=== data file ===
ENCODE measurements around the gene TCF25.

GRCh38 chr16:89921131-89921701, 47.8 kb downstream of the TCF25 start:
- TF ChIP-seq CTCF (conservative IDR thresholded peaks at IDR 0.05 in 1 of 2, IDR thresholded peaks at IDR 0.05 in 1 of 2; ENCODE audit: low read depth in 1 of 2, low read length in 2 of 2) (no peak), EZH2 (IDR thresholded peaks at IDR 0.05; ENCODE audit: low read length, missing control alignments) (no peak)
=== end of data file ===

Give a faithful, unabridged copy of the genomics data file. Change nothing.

ENCODE measurements around the gene TCF25.

GRCh38 chr16:89921131-89921701, 47.8 kb downstream of the TCF25 start:
- TF ChIP-seq CTCF (conservative IDR thresholded peaks at IDR 0.05 in 1 of 2, IDR thresholded peaks at IDR 0.05 in 1 of 2; ENCODE audit: low read depth in 1 of 2, low read length in 2 of 2) (no peak), EZH2 (IDR thresholded peaks at IDR 0.05; ENCODE audit: low read length, missing control alignments) (no peak)